The ongoing shift in Japan's foreign and security policies became clear already in June 2022, when Kishida became first Japanese prime minister to attend a NATO summit. In exchange for his support of NATO's confrontation with Russia, the Japanese leader received assurances that the alliance would shoulder Tokyo's strategic interests in the Indo-Pacific region. The meetings that Kishida had in Washington last week confirms the overall trend: Japan is getting closer than ever to the US and to NATO, while also becoming further and further away from Russia and from China.

There is no doubt that the Biden administration should be happy about this trajectory. Predictably, Kishida received all the appropriate confirmations from the White House that US security commitments to Japan remain rock hard. In exchange, US defense contractors can now count on new multibillion-dollar contracts from Tokyo. The two sides apparently also agreed on proceeding with new sanctions against Moscow and on further limiting Beijing's access to sensitive Western technologies.

It remains to be seen how the Kishida government is going to fund its new, unprecedentedly ambitious defense posture. Military spendings of 41 trillion yen ($318 billion) in five years is not pocket money, especially in a country that has already accumulated a national debt amounting to 250 percent of its GNP. A likely new increase in taxes is not going to give Kishida a boost in his approval ratings at home.

However, let's assume that the declared revolution in the Japanese security policy is successful. Still, some questions about Japan's continuous bet on the United States remain. First, there are evident uncertainties regarding the sustainability of "rock hard" security pledges from the US. The Biden administration is likely to stay fully committed to the Japanese security, but nobody knows for sure what might happen after the US presidential elections next year. What if there is a new Donald Trump in the White House, who looks at the US security assistance to its allies as a kind of fee-for-service arrangement? The US society remains deeply divided, and it is hard to expect a long-term consistent foreign policy from a divided society.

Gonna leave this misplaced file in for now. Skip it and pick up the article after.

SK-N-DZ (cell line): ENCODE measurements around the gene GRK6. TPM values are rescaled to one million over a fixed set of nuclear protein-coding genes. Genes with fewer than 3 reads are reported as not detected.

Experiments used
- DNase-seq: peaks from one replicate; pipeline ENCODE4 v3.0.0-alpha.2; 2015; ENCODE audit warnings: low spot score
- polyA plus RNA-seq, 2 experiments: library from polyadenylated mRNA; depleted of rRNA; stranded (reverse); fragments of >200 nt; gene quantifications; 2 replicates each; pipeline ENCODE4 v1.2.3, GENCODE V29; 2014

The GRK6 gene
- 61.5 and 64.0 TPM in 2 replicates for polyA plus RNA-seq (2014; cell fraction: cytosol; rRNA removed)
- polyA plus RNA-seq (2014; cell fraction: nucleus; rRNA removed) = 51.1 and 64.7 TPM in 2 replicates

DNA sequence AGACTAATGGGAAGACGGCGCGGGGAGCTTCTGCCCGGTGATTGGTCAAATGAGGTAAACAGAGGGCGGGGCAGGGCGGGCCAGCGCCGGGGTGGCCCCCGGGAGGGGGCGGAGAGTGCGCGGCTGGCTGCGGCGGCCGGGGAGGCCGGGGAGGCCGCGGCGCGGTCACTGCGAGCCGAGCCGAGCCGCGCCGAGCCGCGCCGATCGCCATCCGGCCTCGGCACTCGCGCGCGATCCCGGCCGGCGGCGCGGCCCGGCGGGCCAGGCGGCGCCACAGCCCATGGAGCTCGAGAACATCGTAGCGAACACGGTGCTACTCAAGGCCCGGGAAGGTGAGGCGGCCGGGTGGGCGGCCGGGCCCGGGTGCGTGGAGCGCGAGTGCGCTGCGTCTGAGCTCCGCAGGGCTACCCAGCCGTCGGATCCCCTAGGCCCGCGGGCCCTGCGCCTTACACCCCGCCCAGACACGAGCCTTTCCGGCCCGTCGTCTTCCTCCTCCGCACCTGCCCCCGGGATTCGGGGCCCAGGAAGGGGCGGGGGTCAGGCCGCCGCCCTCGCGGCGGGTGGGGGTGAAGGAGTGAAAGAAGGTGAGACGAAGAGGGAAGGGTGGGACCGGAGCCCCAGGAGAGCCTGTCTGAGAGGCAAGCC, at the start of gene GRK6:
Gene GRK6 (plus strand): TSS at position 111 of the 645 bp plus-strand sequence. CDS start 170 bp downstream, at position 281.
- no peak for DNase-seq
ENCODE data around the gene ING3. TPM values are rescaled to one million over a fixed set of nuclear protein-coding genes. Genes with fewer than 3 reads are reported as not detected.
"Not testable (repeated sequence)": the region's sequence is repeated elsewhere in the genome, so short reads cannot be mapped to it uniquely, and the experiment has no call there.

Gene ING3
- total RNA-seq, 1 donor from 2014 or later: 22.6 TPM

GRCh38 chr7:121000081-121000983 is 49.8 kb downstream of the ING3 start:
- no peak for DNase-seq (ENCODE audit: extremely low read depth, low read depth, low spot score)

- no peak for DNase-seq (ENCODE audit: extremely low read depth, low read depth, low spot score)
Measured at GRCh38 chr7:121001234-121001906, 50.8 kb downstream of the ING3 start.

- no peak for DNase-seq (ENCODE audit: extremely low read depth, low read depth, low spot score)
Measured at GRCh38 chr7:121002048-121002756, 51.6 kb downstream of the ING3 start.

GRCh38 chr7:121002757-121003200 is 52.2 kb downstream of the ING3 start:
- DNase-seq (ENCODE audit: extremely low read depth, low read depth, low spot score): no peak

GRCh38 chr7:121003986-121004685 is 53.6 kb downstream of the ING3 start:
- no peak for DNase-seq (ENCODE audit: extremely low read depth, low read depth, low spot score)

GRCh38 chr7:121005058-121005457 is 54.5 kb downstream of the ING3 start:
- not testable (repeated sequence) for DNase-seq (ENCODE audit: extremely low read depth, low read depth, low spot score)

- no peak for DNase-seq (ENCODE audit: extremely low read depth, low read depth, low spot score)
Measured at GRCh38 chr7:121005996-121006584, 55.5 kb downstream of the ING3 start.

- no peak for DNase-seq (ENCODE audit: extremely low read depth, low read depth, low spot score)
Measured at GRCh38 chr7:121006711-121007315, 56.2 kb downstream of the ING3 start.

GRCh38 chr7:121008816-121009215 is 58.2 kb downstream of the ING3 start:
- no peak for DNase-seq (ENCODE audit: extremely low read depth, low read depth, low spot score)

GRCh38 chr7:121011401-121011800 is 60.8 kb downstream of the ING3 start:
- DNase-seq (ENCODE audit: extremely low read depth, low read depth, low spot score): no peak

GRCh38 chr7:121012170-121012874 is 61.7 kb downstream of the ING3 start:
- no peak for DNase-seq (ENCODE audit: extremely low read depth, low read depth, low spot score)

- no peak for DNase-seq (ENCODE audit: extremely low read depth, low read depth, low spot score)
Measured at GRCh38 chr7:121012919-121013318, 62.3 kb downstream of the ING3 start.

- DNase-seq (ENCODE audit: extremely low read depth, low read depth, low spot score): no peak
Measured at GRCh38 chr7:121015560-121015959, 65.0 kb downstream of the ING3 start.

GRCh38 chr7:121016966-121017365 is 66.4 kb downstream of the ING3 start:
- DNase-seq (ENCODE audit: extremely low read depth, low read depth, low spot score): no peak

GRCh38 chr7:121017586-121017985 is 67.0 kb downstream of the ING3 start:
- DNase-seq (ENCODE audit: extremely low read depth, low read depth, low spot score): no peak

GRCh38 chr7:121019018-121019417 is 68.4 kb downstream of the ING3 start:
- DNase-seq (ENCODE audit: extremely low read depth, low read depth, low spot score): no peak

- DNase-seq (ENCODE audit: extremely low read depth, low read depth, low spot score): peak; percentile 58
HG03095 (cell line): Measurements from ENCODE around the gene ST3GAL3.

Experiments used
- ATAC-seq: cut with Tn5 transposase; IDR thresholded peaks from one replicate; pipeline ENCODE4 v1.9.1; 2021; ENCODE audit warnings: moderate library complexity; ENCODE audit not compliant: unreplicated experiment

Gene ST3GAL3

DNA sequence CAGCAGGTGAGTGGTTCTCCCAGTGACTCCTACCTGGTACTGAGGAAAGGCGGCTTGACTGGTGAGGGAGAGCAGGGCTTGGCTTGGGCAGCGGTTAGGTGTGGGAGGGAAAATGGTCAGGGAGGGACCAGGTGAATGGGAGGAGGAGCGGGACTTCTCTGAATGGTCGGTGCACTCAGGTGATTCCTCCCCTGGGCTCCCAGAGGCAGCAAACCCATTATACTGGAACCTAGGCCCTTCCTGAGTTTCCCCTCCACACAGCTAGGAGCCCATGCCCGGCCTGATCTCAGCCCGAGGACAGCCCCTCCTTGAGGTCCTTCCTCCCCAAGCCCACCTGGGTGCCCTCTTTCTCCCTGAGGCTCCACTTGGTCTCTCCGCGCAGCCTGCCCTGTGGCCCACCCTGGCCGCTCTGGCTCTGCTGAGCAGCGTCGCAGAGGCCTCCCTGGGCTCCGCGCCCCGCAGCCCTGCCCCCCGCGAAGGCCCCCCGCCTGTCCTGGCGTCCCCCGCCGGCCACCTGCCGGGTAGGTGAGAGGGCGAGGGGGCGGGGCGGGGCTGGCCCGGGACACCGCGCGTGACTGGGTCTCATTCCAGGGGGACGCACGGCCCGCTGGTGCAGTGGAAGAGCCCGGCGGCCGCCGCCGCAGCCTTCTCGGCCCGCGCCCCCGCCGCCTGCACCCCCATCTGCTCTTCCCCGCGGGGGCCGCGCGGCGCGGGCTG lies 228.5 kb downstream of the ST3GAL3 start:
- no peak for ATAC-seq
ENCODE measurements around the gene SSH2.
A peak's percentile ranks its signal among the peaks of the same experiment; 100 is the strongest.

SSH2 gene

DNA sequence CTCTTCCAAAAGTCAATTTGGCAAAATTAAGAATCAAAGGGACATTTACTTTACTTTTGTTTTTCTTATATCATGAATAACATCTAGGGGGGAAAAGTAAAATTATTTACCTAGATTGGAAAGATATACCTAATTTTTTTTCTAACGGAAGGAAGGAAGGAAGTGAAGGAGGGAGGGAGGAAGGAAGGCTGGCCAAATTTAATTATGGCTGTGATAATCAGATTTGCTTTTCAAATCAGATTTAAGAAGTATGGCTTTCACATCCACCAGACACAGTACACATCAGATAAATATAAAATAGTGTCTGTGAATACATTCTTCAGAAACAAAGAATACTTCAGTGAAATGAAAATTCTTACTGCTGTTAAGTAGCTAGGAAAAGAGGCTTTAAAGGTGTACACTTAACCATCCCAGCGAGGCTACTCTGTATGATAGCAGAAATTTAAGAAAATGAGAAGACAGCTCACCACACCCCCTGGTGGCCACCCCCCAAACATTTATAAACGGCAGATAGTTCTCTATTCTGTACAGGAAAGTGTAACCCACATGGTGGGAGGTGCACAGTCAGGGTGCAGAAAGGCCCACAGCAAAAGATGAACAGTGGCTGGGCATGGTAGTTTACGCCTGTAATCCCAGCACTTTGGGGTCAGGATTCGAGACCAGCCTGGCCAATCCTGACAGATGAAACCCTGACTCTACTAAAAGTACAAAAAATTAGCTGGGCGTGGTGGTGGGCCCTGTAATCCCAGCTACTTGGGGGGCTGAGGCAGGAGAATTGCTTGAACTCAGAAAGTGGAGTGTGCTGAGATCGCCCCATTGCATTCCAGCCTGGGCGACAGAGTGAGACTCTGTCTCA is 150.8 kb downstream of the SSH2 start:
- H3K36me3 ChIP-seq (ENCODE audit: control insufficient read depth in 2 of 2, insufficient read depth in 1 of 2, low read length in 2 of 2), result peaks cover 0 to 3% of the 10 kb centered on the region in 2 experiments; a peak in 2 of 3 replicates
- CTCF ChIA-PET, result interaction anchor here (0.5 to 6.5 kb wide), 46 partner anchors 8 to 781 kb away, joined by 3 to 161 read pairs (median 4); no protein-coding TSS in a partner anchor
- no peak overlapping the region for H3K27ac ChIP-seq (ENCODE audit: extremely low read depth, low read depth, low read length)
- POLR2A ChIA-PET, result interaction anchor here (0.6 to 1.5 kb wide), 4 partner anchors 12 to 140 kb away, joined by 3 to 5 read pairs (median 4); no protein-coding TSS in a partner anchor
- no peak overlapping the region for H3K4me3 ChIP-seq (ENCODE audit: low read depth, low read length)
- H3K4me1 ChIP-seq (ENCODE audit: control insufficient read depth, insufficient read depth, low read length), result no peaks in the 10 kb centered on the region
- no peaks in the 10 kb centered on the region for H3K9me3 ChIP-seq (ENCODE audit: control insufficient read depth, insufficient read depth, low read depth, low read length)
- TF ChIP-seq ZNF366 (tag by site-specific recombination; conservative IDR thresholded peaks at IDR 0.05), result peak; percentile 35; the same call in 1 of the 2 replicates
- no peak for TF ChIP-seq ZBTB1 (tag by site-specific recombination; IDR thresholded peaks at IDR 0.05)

Second, is it really in the long-term interests of Japan to contribute to building a new rigid bipolarity in global politics? Many other major powers—India, Brazil, Turkey, Indonesia, Saudi Arabia, Egypt, to name a few—are trying to use the current turning point in international developments to articulate their independence or at least their high degree of autonomy in world affairs. Each of these countries might have unresolved issues with China, each of them might have reservations about Russia's actions in Ukraine, but they are not ready to take a rigid black-and-white approach to the international system. In other words, they all try to look into the future, while Japan apparently tries to drive its foreign policy forward while looking backward—to the old Cold War type relations with the US in a rapidly changing environment.

The future of Japan cannot be based only on its partnerships with the US and NATO, as important as this partnership is for Tokyo. This future also depends on Japan's relations to its Eurasian neighbors. It's also worth mentioning that Japan joined the Regional Comprehensive Economic Partnership (RCEP) together with China and 13 other Asian-Pacific countries. The new economic block includes a broad variety of democracies and autocracies, of capitalist and socialist states, of republics and monarchies.

Though the degree of trade liberalization within RCEP might look modest for the time being, it is expected to give Japan economic benefits at the level of at least 1 percent of the county's GNP. Maybe, such initiatives deserve more attention from the part of the Japanese foreign policy establishment. In a long run, a more diversified foreign policy portfolio would be beneficial for both Japan and its neighbors.

First published in the Global Times.